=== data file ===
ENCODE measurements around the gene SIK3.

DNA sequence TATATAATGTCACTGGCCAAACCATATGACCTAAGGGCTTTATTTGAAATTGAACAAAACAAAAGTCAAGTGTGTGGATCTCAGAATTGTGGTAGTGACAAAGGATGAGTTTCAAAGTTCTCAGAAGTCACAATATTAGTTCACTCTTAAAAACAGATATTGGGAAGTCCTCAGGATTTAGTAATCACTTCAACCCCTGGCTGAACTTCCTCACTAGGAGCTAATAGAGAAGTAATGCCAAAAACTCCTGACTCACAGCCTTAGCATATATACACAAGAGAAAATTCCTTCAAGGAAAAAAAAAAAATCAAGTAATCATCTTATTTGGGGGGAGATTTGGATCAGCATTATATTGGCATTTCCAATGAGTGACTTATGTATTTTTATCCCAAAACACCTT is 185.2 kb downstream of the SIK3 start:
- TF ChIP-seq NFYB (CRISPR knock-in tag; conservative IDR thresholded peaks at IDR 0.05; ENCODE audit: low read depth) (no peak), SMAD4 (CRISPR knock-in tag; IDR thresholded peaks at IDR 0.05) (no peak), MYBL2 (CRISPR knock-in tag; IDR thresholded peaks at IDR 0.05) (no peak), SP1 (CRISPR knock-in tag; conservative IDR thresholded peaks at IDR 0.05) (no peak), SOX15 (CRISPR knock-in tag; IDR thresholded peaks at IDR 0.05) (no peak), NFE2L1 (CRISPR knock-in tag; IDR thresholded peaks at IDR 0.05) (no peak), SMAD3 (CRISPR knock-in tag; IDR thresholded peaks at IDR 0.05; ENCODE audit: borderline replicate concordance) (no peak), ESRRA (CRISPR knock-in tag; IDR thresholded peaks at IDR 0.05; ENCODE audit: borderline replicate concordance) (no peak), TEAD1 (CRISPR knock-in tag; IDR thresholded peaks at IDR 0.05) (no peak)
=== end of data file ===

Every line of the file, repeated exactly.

ENCODE measurements around the gene SIK3.

DNA sequence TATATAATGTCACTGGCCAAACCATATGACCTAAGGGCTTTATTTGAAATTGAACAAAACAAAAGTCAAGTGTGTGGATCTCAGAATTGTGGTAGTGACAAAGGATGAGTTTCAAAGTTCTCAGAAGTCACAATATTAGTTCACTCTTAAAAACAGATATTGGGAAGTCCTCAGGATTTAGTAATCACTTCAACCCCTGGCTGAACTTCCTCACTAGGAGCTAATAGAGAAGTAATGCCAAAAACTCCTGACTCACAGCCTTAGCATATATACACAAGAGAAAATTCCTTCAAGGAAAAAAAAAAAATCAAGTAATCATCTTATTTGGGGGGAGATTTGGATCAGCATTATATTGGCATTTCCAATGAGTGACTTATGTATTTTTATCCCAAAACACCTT is 185.2 kb downstream of the SIK3 start:
- TF ChIP-seq NFYB (CRISPR knock-in tag; conservative IDR thresholded peaks at IDR 0.05; ENCODE audit: low read depth) (no peak), SMAD4 (CRISPR knock-in tag; IDR thresholded peaks at IDR 0.05) (no peak), MYBL2 (CRISPR knock-in tag; IDR thresholded peaks at IDR 0.05) (no peak), SP1 (CRISPR knock-in tag; conservative IDR thresholded peaks at IDR 0.05) (no peak), SOX15 (CRISPR knock-in tag; IDR thresholded peaks at IDR 0.05) (no peak), NFE2L1 (CRISPR knock-in tag; IDR thresholded peaks at IDR 0.05) (no peak), SMAD3 (CRISPR knock-in tag; IDR thresholded peaks at IDR 0.05; ENCODE audit: borderline replicate concordance) (no peak), ESRRA (CRISPR knock-in tag; IDR thresholded peaks at IDR 0.05; ENCODE audit: borderline replicate concordance) (no peak), TEAD1 (CRISPR knock-in tag; IDR thresholded peaks at IDR 0.05) (no peak)